A long time ago I heard this same folklore and tried to apply it in my woodworking. "Use a factory edge as a straight edge, use a factory corner as a square, etc." I probably read it in a magazine article written by some journalist who (while pretending to be an expert) had never touched a circular saw in his life. That's when I learned not to trust the factory edges (even on furniture grade plywood). They're good enough for construction purposes (sheathing, flooring, roofing, etc.). And, there are probably a lot of people who will never notice a problem in their own work. But, they are far from "perfect" (what Lew originally said) and don't suit my needs. I also learned not to take technical adivce from journalists - a lesson that has been reinforced countless times over the years.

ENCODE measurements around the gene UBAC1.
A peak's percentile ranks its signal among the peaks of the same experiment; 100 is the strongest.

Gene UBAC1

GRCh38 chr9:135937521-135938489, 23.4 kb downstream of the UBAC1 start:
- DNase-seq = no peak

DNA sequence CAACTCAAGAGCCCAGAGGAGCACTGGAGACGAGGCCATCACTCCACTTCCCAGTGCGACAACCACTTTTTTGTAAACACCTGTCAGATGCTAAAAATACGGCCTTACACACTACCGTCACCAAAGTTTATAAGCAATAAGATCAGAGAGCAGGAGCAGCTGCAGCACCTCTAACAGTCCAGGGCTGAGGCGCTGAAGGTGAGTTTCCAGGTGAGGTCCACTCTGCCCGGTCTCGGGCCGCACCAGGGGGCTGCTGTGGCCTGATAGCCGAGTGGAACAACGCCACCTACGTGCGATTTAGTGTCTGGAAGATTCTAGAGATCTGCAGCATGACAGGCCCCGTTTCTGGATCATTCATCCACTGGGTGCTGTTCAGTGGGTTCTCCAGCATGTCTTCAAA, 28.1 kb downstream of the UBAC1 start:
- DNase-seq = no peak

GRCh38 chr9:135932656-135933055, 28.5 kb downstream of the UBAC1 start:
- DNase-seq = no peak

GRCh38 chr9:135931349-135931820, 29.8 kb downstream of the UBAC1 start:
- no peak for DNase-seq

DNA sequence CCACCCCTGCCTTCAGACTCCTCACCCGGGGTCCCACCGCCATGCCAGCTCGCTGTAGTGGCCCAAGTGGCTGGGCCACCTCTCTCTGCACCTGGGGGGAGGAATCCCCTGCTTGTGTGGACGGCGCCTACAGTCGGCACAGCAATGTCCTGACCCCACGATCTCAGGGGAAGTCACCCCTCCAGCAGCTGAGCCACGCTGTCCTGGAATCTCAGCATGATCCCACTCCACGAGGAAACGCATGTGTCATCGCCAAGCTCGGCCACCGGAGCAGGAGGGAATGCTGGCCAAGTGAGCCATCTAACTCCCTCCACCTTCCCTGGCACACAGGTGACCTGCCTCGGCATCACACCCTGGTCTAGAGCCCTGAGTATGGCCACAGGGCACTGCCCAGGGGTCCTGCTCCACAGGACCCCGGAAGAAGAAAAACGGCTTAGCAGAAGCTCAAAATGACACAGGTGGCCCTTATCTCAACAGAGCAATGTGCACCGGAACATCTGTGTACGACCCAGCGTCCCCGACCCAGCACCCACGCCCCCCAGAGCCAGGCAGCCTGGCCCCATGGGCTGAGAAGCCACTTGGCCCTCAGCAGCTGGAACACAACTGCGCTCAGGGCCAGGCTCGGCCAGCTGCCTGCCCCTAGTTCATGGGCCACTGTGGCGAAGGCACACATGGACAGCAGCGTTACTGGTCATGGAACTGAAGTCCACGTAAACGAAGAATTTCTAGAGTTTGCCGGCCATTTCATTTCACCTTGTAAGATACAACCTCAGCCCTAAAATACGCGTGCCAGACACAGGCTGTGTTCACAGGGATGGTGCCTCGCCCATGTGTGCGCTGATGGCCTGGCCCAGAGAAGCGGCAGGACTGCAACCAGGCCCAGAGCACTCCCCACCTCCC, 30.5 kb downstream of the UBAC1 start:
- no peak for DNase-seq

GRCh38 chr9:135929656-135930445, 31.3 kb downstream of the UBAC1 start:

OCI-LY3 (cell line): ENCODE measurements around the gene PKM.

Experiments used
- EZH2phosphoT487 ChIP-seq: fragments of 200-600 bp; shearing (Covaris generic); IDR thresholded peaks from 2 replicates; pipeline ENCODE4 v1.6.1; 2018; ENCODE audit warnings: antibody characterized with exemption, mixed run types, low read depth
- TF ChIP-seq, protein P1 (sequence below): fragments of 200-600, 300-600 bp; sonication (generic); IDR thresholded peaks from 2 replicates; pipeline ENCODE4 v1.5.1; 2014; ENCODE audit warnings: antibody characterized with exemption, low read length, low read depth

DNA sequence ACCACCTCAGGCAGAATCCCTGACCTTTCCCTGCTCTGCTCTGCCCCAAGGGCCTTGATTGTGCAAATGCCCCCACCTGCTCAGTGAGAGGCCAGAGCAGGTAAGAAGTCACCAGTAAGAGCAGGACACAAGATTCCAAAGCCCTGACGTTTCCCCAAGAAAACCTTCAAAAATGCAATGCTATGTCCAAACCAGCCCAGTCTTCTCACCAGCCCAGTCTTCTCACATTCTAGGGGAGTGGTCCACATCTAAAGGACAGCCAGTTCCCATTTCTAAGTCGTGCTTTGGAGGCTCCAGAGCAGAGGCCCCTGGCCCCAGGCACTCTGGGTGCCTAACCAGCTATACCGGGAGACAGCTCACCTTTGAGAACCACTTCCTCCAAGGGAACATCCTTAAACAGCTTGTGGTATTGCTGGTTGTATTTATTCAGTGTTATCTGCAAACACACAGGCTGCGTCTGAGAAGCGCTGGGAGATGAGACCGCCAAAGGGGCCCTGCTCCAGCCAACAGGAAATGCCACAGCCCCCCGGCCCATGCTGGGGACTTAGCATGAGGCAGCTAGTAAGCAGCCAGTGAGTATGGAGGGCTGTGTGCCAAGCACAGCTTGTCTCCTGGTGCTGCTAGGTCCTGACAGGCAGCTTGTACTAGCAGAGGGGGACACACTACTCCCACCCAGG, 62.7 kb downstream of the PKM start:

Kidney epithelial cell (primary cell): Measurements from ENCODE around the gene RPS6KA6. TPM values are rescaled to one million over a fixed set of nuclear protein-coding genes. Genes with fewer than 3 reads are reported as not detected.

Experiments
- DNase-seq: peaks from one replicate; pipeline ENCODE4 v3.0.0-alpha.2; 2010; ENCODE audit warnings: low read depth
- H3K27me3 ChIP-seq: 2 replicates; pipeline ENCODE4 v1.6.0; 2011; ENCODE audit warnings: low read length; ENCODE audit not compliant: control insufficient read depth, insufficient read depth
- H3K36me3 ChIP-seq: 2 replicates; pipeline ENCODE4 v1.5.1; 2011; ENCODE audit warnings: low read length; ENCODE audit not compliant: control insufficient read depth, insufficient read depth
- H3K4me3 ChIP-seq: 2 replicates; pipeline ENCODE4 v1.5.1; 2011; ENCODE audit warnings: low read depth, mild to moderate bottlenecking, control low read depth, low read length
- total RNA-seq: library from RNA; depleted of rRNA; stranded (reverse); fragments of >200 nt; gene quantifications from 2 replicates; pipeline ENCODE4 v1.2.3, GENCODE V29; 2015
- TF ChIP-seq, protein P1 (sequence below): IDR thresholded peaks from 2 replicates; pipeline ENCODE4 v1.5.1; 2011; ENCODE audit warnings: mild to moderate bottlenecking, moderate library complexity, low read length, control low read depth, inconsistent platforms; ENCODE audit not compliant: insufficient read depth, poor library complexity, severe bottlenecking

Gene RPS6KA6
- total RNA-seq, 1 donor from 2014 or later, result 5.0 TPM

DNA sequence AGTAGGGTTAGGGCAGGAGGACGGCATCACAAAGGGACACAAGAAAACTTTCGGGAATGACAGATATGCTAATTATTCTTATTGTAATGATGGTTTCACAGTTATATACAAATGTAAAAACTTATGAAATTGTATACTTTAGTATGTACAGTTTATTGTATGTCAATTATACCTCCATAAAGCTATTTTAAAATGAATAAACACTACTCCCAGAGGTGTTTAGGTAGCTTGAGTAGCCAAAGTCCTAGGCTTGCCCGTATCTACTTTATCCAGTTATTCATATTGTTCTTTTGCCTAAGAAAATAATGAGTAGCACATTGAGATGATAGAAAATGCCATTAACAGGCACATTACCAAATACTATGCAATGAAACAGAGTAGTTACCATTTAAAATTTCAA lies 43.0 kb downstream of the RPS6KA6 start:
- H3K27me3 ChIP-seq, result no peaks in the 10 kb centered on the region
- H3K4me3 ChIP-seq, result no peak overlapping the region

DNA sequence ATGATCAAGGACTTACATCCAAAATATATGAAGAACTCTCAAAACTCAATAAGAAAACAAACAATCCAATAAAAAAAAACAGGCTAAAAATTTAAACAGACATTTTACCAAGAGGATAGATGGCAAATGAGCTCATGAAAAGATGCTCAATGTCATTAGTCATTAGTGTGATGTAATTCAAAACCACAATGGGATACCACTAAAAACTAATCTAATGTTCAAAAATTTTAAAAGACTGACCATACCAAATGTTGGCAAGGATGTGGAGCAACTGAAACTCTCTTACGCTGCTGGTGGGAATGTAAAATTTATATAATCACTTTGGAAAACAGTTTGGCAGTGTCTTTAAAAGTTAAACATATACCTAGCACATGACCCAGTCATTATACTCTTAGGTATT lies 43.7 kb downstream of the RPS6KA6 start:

The original poster has related that his problem was being caused by deflection of the blade when making thin cuts. I could be wrong, but I suspect that the demands of his work exceed the accuracy of factory cut edges on plywood. I'm glad he was able to find his solution in one of my articles.
Ed Bennett snipped-for-privacy@ts-aligner.com
http://www.ts-aligner.com Home of the TS-Aligner